At the Sacramento Bee Erwin Chemerinsky does a pretty good job of distinguishing between the two present schools of thought on jurisprudence:
Originalism is the view that a constitutional provision means the same thing today as when it was adopted, and that its meaning can be changed only through a constitutional amendment. This approach to constitutional interpretation is attractive because there is a desire to think of Supreme Court decisions as being more than just a reflection of who is on the bench at a particular time.
But this is neither desirable nor possible. The original understanding of the Constitution is unknowable, and even if it could be known, it should not be binding today.
His argument is essentially that such a strict interpretation of the law impedes the Court’s ability to do justice. The opposite point of view is that it is not the Court’s role to do justice but to interpret the law. Doing justice is the responsibility of the Congress.
That the original understanding of the Constitution is unknowable is either a lie or no more true of the Constitution than of any other law. At what point does the understanding of a law become unknowable? After 200 years? After 100 years? After 50 years? The day after it is enacted? The authors of the Constitution left a substantial body of writing explaining what they meant and much of it is quite readable, unlike the turgid Supreme Court decisions of today.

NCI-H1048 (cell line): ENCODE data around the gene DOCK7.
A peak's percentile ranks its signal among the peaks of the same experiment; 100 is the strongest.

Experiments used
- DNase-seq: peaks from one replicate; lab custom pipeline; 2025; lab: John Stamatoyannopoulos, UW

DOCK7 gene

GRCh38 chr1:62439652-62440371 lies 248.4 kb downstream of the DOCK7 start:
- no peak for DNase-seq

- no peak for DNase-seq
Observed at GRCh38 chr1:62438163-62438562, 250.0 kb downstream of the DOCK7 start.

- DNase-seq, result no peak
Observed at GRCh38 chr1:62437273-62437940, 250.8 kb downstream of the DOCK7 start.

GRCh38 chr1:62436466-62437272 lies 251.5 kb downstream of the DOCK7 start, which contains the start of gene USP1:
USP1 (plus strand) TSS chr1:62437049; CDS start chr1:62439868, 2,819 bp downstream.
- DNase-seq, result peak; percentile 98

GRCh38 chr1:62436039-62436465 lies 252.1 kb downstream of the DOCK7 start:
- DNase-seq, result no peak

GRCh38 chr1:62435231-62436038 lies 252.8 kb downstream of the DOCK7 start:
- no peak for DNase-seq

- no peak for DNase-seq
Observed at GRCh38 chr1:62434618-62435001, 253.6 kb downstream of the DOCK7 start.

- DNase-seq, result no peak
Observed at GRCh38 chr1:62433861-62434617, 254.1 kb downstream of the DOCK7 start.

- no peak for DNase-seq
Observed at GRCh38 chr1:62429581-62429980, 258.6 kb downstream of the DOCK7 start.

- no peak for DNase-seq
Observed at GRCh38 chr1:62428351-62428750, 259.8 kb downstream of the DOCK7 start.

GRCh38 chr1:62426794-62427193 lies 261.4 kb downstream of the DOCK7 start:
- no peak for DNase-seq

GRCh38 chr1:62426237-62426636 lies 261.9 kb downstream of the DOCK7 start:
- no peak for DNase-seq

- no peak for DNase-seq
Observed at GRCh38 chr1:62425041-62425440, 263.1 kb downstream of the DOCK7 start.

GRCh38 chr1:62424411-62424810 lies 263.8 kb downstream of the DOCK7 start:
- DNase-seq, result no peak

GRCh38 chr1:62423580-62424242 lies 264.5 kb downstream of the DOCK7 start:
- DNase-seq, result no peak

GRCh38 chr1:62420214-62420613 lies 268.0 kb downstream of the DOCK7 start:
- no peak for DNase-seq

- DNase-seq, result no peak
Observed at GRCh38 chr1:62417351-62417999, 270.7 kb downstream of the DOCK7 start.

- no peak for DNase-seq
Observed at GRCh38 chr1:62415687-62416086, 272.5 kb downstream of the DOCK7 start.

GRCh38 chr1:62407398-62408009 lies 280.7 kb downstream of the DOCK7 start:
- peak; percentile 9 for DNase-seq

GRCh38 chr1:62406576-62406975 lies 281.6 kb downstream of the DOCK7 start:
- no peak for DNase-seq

The Supreme Court and the Congress operate along vastly different lines. The Congress runs for office every two (or six) years; Supreme Court justices serve for life (“in good behavior”). Congress makes its decisions for political reasons; the Supreme Court, presumably, through expertise in the law.
No Supreme Court justice has ever been removed from office via the impeachment process. It was tried once.
To argue that the justices follow their consciences rather than the law, as Mr. Chemerinsky does, is to argue for a much more openly political Supreme Court and, because of their lifetime tenure, a much more tyrannical Supreme Court. If we are to have a Supreme Court that rules by the seats of the justices’ pants, they should run for office like Congressmen.
That the Congress has failed to act time after time is a reasonable complaint. The remedy for Congressional inaction on the issues of the day is to stop re-electing the same do-nothing Congressmen term after term after term.